AMBASSADOR GALT: Good morning. I would like to start out by thanking AmCham and Wagner Asia for bringing us together this morning.
Each of the eight members of the United States Congress joining us today is also a member of the House of Representatives’ Democracy Partnership Commission, a bipartisan body that works to build capacity in the national legislatures of 17 partner countries, including Mongolia’s Parliament, the State Great Hural.
Each of these members of Congress is acutely aware of Mongolia’s strategic value to the United States as a free-market democracy sandwiched between two authoritarian states.
The delegation will meet later today with senior Mongolian government representatives, including President Elbegdorj and Speaker of Parliament Enkhbold, to discuss pragmatic ways the commission could be of further service.
But an AmCham gathering is of course an opportune time to consider how improving the U.S.-Mongolia commercial relationship supports Mongolia’s democracy.
Mongolia has experienced difficult economic times in the past few years.
This downturn has negatively impacted what had been a rapidly growing bilateral commercial relationship, and today there is much room for improvement.
For this reason, I have made reinvigorating the U.S.-Mongolia economic relationship one of my highest priorities as Ambassador.
I have previously laid out to AmCham my four-part agenda for achieving this closer economic relationship: 1) bringing into force the U.S.-Mongolia Transparency Agreement; 2) ensuring that a centerpiece of Mongolia’s economic future, the massive Oyu Tolgoi copper and gold mine, succeeds; 3) building on recent business successes such as last month’s Asia-Pacific Council of American Chambers of Commerce, which provided the momentum to welcome U.S. companies to Mongolia for an agribusiness trade delegation taking place June 12-15; and 4) educating U.S. companies about business opportunities in Mongolia.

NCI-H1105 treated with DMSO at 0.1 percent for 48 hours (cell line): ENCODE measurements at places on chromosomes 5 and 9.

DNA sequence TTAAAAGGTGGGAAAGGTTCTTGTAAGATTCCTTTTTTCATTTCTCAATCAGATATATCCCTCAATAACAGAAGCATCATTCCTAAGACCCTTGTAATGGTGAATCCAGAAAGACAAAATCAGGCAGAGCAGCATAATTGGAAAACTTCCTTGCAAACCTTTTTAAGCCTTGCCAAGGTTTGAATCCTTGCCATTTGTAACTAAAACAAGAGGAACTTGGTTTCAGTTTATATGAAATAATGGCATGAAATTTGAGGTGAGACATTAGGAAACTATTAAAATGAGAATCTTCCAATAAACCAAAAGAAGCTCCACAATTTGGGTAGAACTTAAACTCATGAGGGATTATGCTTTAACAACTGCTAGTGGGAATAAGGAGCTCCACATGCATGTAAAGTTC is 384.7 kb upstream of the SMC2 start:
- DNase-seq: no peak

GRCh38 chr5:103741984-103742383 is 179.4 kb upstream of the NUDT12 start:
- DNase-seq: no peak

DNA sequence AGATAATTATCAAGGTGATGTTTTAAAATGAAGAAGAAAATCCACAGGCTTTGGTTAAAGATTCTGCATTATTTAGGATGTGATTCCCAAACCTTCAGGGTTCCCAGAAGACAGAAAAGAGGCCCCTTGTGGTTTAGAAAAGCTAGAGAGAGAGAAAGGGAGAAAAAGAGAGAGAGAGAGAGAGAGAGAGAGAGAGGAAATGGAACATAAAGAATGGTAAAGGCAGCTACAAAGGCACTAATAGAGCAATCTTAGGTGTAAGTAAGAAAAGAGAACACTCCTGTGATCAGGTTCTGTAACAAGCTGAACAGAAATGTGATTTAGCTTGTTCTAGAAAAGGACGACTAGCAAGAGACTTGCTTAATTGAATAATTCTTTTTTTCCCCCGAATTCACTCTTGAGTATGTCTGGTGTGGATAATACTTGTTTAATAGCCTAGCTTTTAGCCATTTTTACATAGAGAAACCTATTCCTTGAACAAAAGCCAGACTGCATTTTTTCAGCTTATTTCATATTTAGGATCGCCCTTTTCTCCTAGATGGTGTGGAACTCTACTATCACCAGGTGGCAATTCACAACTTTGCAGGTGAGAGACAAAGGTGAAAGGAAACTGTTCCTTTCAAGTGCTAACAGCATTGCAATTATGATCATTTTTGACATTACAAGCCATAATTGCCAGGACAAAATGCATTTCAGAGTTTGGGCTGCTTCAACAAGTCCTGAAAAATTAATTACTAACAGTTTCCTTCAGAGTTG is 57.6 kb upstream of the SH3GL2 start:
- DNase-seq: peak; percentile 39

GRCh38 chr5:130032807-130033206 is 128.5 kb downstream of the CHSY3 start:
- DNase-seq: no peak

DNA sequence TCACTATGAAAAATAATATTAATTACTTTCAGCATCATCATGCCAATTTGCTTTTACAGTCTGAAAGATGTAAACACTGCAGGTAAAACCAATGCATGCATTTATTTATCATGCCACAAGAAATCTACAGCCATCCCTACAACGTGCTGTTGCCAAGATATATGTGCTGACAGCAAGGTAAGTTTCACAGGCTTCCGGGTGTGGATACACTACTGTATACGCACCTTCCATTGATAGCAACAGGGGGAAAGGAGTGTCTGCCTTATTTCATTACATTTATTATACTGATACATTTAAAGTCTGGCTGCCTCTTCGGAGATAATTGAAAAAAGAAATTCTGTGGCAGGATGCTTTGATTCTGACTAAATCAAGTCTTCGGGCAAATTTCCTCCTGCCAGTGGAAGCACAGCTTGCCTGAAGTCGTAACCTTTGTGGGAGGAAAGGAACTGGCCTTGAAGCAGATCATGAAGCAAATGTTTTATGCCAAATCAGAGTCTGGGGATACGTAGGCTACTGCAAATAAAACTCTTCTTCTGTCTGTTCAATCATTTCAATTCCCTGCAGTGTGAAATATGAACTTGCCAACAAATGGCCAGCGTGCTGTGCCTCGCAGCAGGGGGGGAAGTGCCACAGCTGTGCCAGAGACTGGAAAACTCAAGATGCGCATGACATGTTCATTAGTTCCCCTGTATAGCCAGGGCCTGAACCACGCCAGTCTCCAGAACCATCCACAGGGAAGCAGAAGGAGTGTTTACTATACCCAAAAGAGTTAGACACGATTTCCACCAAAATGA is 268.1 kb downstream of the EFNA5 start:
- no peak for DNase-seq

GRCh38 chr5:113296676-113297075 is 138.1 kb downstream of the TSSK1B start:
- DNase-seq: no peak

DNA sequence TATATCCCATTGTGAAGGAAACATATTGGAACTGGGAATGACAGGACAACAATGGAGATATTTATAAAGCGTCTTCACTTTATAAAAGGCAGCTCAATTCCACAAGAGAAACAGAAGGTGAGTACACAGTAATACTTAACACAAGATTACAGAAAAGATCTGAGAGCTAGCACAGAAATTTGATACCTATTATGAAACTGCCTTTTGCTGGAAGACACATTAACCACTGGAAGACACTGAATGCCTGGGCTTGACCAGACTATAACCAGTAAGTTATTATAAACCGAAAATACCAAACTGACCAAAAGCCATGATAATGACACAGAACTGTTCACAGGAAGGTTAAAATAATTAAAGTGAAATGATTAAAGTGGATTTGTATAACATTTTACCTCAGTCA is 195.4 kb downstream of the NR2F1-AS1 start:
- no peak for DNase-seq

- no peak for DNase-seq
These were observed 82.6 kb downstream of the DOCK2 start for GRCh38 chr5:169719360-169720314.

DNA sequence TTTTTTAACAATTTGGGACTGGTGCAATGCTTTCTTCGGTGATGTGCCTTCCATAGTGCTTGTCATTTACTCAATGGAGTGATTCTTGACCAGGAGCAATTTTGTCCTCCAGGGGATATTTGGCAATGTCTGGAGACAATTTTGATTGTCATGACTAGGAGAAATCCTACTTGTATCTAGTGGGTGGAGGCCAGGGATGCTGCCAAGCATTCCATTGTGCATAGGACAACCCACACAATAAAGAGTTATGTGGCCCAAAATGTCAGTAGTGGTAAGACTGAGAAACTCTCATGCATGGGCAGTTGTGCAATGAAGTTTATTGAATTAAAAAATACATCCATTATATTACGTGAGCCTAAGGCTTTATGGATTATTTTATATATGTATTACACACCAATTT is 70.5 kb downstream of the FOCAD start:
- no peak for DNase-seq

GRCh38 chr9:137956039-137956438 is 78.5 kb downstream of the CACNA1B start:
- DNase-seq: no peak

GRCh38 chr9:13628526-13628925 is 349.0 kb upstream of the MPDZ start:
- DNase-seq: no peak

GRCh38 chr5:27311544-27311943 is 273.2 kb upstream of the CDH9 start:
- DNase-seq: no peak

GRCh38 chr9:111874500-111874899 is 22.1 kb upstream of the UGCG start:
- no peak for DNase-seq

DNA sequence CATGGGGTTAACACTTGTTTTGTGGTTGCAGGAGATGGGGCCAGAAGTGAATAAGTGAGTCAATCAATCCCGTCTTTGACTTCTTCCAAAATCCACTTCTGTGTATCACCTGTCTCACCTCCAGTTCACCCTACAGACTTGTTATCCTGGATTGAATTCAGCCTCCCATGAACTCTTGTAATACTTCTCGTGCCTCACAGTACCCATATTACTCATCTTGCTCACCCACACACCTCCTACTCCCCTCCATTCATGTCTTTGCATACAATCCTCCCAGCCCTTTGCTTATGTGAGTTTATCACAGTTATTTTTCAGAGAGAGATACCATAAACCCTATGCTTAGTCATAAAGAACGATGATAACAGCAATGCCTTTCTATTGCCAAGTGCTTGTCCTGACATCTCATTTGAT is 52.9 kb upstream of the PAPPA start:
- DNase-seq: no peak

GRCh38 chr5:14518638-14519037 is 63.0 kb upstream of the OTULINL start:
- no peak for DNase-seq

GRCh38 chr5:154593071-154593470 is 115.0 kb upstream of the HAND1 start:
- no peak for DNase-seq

Mongolia has many of the qualities needed to take advantage of business relationships with U.S. and other foreign countries to achieve sustainable long-term economic growth – innovative people, freedom of thought, and an appetite and aptitude to adapt international best practices to Mongolia’s needs.
U.S. businesses have an important role to play in making sure Mongolia’s future is both prosperous and democratic.
U.S. companies offer services, technology, and investment that are needed to help transform Mongolia’s economy.
In brief, I see private U.S. investment in Mongolia as beneficial to the investor (who ideally turns a profit), to the Mongolian people (who gain jobs and wealth), and to the American economy (because wealthier Mongolians can by more American products).
The Mongolian government recognizes the value that U.S. businesses bring: transparency, strong corporate governance, professional development opportunities, and corporate social responsibility.
These are all qualities that will help create a sustainable and transparent business environment in which free enterprises succeed.
However, Mongolia’s two big neighbors are also vying to engage economically with Mongolia. These economic relationships often involve state-owned or affiliated companies operating in non-transparent ways.
Sure, they come with cheap financing, fewer regulations, and less wrangling over contracts, but there is often a steep price to pay for going this route.
I am convinced that U.S. Government efforts – in conjunction with the efforts of U.S. private investors and companies – can and will play a significant part in enhancing Mongolia’s economic vitality, which will in turn help strengthen its democracy and hence its stability.